Climate scientists look at the past to predict the future . . . and what they’ve found is cause for concern.
Horton: “What we’re indicating is that a subtle change in temperature causes dramatic increases in sea level.”
That’s Ben Horton of Rutgers University. He studies the geologic record, and says that between 130,000 and 115,000 years ago, sea levels were 20 to 30 feet higher than today.
Back then the global climate was slightly warmer, but Horton expects us to surpass those temperatures this century.
How much – and how quickly sea levels rise as a result – depends in large part on how the polar ice sheets respond.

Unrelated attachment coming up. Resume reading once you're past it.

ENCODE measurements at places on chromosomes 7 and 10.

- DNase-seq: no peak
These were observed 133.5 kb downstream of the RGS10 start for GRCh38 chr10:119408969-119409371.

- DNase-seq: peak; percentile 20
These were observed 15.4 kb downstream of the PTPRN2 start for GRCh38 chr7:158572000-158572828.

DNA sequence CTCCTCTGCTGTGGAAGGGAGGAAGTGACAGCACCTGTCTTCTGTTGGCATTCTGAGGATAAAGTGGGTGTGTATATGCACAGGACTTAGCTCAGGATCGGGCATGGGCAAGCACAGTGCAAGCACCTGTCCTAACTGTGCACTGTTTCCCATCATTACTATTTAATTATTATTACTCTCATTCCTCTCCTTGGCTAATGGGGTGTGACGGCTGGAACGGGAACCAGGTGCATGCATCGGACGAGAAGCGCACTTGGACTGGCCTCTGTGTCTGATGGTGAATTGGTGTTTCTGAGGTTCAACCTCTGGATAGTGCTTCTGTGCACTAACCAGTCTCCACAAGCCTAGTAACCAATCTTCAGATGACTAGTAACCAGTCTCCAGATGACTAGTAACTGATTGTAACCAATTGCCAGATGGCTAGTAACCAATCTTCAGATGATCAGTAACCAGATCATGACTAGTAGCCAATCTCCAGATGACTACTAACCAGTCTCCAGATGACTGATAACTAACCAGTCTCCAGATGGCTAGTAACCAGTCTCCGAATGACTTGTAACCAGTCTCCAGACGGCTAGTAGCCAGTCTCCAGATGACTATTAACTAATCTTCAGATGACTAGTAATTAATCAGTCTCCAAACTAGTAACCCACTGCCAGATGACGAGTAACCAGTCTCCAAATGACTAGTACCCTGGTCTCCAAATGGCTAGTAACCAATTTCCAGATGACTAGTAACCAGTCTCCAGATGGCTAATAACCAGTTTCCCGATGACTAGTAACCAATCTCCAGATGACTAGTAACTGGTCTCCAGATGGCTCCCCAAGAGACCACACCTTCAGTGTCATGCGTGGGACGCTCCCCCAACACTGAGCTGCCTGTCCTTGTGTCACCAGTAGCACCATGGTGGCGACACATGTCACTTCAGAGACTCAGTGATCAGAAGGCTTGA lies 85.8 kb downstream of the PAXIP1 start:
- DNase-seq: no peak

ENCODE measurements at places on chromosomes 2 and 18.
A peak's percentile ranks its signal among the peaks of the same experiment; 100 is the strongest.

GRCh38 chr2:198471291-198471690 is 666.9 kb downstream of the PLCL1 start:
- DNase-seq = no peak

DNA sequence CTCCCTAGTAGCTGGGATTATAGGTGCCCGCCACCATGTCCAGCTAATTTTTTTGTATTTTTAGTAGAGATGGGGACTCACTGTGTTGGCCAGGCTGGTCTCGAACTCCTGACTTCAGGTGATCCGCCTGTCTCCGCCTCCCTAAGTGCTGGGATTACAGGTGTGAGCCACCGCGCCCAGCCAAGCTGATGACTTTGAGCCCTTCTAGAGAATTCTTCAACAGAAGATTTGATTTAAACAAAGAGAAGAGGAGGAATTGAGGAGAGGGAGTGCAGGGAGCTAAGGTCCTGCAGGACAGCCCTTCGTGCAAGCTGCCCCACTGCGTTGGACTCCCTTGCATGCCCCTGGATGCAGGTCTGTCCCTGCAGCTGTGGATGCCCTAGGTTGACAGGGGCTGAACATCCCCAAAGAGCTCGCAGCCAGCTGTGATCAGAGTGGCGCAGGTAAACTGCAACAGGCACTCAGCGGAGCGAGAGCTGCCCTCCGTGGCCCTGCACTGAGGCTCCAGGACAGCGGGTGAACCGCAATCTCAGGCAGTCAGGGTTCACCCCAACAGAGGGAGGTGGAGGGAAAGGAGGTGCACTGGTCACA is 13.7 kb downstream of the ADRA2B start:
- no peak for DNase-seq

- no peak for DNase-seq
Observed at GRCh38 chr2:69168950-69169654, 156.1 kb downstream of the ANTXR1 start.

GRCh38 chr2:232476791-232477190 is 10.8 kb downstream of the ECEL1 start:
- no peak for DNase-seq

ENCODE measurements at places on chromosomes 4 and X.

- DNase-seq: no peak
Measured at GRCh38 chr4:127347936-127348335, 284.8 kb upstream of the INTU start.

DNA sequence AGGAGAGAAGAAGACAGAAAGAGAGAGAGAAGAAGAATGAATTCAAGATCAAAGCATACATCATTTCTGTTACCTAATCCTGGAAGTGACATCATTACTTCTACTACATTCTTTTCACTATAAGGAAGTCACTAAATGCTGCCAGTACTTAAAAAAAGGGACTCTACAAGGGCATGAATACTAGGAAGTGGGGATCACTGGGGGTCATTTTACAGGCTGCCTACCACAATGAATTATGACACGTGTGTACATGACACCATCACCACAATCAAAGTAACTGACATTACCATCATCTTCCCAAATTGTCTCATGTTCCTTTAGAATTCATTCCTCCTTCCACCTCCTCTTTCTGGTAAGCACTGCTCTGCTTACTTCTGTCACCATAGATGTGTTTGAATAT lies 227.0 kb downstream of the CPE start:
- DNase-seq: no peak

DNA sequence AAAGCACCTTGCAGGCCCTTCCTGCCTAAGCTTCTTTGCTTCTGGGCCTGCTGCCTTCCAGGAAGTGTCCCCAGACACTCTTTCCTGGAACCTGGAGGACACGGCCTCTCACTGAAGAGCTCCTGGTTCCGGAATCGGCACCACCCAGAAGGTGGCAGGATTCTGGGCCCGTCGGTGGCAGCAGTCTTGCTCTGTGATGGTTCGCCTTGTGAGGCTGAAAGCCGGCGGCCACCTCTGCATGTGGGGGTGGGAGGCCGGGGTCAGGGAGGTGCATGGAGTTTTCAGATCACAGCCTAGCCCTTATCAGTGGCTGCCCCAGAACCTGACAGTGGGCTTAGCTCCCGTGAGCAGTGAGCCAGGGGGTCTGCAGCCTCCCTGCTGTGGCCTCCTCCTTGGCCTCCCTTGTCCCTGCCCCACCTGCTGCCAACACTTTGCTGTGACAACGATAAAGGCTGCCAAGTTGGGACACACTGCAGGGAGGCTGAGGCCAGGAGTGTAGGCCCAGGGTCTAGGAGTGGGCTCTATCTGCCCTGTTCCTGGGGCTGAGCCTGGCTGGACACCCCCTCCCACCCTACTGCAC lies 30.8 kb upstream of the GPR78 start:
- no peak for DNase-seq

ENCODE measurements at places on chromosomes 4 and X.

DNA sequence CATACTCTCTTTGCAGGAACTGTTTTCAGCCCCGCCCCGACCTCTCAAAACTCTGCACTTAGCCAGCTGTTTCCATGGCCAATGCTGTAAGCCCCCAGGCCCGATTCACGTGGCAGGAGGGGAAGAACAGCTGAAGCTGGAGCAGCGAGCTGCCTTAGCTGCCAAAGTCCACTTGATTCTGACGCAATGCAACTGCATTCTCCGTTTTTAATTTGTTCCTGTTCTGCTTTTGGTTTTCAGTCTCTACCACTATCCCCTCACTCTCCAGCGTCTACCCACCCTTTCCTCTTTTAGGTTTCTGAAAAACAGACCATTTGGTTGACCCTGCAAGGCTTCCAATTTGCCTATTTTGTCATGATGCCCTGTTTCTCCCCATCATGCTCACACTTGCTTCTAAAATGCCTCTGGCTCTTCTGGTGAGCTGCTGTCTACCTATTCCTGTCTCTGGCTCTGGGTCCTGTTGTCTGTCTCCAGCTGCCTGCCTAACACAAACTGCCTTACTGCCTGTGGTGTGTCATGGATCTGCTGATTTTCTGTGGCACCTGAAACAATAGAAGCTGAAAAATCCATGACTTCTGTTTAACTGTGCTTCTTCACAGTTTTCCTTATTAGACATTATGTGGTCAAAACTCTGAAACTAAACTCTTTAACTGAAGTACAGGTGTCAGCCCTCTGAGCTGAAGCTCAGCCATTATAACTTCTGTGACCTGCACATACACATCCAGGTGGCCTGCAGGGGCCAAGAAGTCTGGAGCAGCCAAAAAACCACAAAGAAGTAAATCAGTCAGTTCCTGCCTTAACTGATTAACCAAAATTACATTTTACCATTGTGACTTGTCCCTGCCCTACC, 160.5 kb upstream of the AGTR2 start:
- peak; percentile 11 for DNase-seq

Horton: “The Greenland and Antarctic ice sheets are huge. So you only need a small percentage of those ice sheets to melt to cause global catastrophes.”
And the research is worrisome.
Horton: “The common thought is that the instability of our ice sheets is going to produce sea-level rise of a magnitude of around one, one-point-three meters by 2100, with the ultimate, large magnitude changes occurring over the next 500 years.”
If global warming continues unchecked, there may be dramatic and disruptive changes.
Reporting credit: ChavoBart Digital Media.
Greenland photo: Courtesy of Bud Ward.